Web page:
Coke CMO Comes Clean About Going Green

Katie Bayne Explains the Brand's New Health and Sustainability Push

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NEW YORK ( -- Like every other high-profile name in the food and beverage industry, Coca-Cola Co. has come under fire from critics, the media and consumer watchdog groups for not doing enough in the areas of health and wellness and sustainability. People inside Coke will tell you the company has been a long-time practitioner of sustainability projects but has never been one to talk about these efforts.
Katie Bayne
Katie Bayne

But as reported exclusively by Ad Age last month, the company is changing that tack with a multimillion-dollar marketing campaign touting its efforts in environmental sustainability and personal well-being. Katie Bayne, chief marketing officer at Coke since early 2007, recently spoke to Ad Age about the reason for launching the push and how it helped employees wrap their heads around this change in its longstanding policy.

Advertising Age: What are you hoping this campaign accomplishes for Coke?

Katie Bayne: That it allows people to see us for the brand and the company we really are.

Ad Age: Does that imply that you believe there's a misperception about Coke among consumers?

Ms. Bayne: No. I just think there's ways we go to market that focus more on certain parts of the brand and the taste of Coke. This is about making sure we step forward with integrity. Consumers are in control of the flow of information now, and it's time for us to make sure we have everything that the brand and company are committed to readily available for them.

Ad Age: How is this sustainability campaign going to be different from those done by other brands and not appear as if you're taking advantage of a popular trend?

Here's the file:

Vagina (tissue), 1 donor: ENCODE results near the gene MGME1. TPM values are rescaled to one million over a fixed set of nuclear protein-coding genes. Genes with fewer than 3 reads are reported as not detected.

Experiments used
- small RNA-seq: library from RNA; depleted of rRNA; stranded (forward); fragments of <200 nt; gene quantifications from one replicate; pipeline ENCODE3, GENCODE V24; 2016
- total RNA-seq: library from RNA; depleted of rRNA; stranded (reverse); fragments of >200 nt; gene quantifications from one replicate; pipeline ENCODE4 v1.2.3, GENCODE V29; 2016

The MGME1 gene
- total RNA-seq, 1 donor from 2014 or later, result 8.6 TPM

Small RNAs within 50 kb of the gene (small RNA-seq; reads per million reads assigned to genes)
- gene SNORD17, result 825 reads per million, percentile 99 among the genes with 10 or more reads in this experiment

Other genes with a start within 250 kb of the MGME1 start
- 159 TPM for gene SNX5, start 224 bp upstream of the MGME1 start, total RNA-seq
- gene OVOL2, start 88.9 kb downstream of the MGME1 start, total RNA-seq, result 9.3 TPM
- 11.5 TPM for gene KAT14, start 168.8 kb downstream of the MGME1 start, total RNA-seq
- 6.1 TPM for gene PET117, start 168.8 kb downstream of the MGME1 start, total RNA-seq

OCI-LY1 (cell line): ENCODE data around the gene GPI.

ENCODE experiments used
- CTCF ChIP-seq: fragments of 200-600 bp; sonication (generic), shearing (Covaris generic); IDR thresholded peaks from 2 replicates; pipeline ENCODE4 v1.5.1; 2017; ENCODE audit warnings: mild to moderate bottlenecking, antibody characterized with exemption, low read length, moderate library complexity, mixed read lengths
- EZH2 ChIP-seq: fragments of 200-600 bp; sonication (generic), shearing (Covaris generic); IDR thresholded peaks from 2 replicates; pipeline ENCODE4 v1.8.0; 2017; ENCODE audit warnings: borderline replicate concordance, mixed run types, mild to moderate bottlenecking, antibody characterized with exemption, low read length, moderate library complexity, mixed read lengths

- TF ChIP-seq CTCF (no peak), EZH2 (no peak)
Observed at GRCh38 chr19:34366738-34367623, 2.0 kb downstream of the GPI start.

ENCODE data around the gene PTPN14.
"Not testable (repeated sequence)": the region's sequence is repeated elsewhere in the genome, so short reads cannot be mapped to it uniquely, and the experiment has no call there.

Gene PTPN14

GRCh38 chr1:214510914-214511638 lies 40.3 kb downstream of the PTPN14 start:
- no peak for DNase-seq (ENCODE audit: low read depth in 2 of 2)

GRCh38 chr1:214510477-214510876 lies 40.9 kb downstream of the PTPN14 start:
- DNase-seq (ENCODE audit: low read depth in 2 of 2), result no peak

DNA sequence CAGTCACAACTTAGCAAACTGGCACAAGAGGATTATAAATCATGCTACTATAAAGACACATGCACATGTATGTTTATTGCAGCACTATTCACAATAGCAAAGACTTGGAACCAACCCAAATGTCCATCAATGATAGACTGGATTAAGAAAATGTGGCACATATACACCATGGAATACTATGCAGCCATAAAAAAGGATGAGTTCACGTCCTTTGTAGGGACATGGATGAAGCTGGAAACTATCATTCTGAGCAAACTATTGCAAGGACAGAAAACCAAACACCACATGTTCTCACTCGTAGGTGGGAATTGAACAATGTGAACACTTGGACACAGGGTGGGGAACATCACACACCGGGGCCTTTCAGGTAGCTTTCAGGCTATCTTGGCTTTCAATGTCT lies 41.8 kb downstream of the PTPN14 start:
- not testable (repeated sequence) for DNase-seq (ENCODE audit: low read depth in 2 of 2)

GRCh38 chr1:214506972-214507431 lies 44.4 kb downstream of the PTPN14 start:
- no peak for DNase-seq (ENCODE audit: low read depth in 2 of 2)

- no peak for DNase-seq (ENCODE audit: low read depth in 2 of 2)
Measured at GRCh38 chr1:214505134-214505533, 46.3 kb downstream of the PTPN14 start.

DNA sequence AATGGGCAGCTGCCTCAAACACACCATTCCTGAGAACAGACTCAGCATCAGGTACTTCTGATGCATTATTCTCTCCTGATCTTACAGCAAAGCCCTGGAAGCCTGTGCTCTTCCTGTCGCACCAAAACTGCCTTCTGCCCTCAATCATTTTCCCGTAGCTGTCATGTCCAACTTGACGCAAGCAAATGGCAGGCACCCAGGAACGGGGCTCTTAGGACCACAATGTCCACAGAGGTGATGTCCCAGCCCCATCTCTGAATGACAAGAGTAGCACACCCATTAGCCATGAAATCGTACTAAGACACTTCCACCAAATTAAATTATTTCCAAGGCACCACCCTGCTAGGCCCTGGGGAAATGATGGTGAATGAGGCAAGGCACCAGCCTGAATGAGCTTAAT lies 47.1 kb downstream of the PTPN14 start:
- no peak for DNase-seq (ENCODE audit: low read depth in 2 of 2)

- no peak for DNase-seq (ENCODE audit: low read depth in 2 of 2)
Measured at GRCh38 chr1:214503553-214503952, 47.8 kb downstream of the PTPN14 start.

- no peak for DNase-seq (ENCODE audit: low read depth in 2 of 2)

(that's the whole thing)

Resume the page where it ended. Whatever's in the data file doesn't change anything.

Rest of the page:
Ms. Bayne: One thing you will see in all the work here is there is nothing new about [sustainability work] for Coke. These are all partnerships we've had for decades and some for nearly 100 years, and that is a fundamental difference.

Ad Age: How will you measure the success of this campaign?

Ms. Bayne: We will be using a combination of our brand tracking systems, ongoing consumer research, and company/brand advocacy research.

Ad Age: Do you have plans to take it global?

Ms. Bayne: This campaign is designed for the U.S., but the commitments and responsibilities to consumers and communities are all consistent in nature to the 200 countries we do business in. This formula and advertising will be looked at around the globe. When the creative messaging works, we do export it pretty readily.

A print ad backing Coke's sustainability push.

Ad Age: Are you going to use this to debut any new products?

Ms. Bayne: Yes. If you look at the print ad it clearly indicates that consumers should stay tuned because it's just a taste of things to come. I can't reveal our innovation plans right now but there are a lot of things coming out before the end of the year that further our commitment to finding new ways to suit the changing tastes and needs of consumers.

Ad Age: Was there an internal effort to help people understand the policy shift of talking about your sustainability work?

Ms. Bayne: Absolutely, there is an entire employee plan. We realized that many of our own employees are not aware of a lot of the messages and simple facts we're promoting here. Our employees are our best brand ambassadors, but we haven't been giving them the tools to act as such. We're providing them with easy facts, like Coke has one-third the amount of caffeine a cup of coffee has, and doing training where employees can come in and ask us anything about the products they want.

Ad Age: What's the digital component of the campaign going to be?

Ms. Bayne: There's a new website,, focusing on the effect we have in the communities we do business in. The site provides ideas for consumers and employees looking to volunteer time in their communities. In time, that will evolve to where we can tell you by zip code what exactly we're doing and how you can help. It's a campaign ... that really lets us draw out what's happening in a particular community, which is what our consumers said they wanted to see.

Ad Age: Are you planning on tying in the health and wellness messaging into this effort?

Ms. Bayne: It's already completely tied into this because the two key areas of this work are well-being and environment. We've really seen a change from health and wellness being a key issue to something called holistic health. It's this idea that my health is not just about calories or joints. It's a personal approach that may involve my community efforts, my environment and my immediate affect on it. What I eat and drink is part of it, but it's a holistic health and it's a much bigger space than just a particular thing about your body, the way you look or the way you feel. That's the sweet spot of where this all comes together.
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